The African Union described this Sunday as a war crime the killing of 160 civilians, including about twenty children, in Solhan, a town in Burkina Faso ravaged for years by jihadism. “Burkina Faso has just suffered the deadliest terrorist attack in its history. This act perpetrated against the civilian population, including children, is a true war crime and must be treated as such, “said the president of the AU Commission, Moussa Faki Mahamat, as the flags of the whole country were placed at half-mast as a sign of mourning.
Burkina will celebrate three days of mourning decreed by President Roch Marc Christian Kaboré, who asked the nation to stand together “against the forces of evil,” without ever identifying the perpetrators of the largest massacre to have occurred in the country since 2015. Al less 40 people were injured and dozens of houses were also set on fire. The deceased have been buried in mass graves and thousands of inhabitants have left their villages in search of the refuge of the most populated cities or those with the greatest military presence.
The massacre, perpetrated in the early hours of Saturday, was carried out in two phases. In the first, the insurgents attacked the anti-jihadist militia Volunteers for the Defense of the Homeland, a controversial brigade created by the Government to carry out security and information tasks, but which the NGOs denounce for carrying out summary executions against civilians they consider suspects. .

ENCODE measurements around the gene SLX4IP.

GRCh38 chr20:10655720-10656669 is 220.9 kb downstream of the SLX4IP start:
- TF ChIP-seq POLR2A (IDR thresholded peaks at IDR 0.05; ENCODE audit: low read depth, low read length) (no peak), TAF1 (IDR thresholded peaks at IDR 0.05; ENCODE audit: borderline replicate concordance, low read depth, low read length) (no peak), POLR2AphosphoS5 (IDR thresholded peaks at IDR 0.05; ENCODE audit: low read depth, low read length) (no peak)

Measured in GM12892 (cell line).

The terrorists then fired “blindly” at neighbors they encountered or raided houses to riddle their residents. It so happens that this Sunday, while the victims were being buried, a second assault took place by some two hundred armed individuals, who took livestock and food.
Moussa Faki Mahamat called on the international community to have a “swift and energetic reaction against terrorists in Burkina Faso and throughout the Sahel region.” An appeal that coincided with the “strong condemnation” of the UN Secretary General, António Guterres, for “this atrocious attack.” The United Nations leader, through his spokesman, stressed “the urgent need for the international community to redouble its support for member states in the fight against violent extremism and its unacceptable human cost.” The condemnations also extended to the EU and the Vatican, where Pope Francis stressed that “Africa needs peace and non-violence.”
Solhan is located in the most unstable triangle in the territory, a region that shares a border with Niger and Mali where the assaults are continuous. Not only by terrorists, but by groups of bandits and cattle thieves where jihadism has managed to infiltrate to spread chaos and terror among civilians while seeking to found an Islamic state. Between Thursday and yesterday, more than a hundred people have been killed in those countries in two armed attacks.